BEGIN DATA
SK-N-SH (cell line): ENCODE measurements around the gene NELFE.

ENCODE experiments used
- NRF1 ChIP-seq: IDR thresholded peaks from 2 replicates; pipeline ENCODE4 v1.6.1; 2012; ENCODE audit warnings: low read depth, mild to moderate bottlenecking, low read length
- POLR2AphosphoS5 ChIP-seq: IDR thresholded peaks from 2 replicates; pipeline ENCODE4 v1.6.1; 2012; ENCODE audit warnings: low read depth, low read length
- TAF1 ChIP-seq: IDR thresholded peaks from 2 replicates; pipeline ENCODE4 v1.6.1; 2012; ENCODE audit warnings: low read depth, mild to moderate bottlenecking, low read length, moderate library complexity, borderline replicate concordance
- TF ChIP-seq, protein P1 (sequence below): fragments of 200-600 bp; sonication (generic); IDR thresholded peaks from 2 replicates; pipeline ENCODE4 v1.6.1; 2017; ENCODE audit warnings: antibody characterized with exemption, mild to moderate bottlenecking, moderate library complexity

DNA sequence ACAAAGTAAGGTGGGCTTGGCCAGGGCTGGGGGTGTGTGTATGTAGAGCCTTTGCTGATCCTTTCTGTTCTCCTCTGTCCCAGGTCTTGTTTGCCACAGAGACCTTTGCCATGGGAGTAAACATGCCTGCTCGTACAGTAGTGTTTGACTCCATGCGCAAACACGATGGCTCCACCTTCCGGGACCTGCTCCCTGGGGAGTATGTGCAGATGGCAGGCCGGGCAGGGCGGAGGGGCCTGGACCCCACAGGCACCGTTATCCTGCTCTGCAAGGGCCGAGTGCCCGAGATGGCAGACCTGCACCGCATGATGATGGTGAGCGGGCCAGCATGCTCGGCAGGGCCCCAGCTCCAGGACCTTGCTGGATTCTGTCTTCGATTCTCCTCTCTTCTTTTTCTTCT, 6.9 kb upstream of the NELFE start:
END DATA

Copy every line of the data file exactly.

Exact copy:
SK-N-SH (cell line): ENCODE measurements around the gene NELFE.

ENCODE experiments used
- NRF1 ChIP-seq: IDR thresholded peaks from 2 replicates; pipeline ENCODE4 v1.6.1; 2012; ENCODE audit warnings: low read depth, mild to moderate bottlenecking, low read length
- POLR2AphosphoS5 ChIP-seq: IDR thresholded peaks from 2 replicates; pipeline ENCODE4 v1.6.1; 2012; ENCODE audit warnings: low read depth, low read length
- TAF1 ChIP-seq: IDR thresholded peaks from 2 replicates; pipeline ENCODE4 v1.6.1; 2012; ENCODE audit warnings: low read depth, mild to moderate bottlenecking, low read length, moderate library complexity, borderline replicate concordance
- TF ChIP-seq, protein P1 (sequence below): fragments of 200-600 bp; sonication (generic); IDR thresholded peaks from 2 replicates; pipeline ENCODE4 v1.6.1; 2017; ENCODE audit warnings: antibody characterized with exemption, mild to moderate bottlenecking, moderate library complexity

DNA sequence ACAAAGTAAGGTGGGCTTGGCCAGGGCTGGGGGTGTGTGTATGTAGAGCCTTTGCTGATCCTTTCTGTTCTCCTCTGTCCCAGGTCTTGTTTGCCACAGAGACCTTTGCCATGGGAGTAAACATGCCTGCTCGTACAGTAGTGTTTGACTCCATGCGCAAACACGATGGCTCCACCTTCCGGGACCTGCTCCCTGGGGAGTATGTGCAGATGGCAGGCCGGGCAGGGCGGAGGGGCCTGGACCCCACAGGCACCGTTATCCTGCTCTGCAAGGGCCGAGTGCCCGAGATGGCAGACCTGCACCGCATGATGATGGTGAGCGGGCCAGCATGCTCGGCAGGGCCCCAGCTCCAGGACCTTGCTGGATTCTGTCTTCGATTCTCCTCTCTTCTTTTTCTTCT, 6.9 kb upstream of the NELFE start: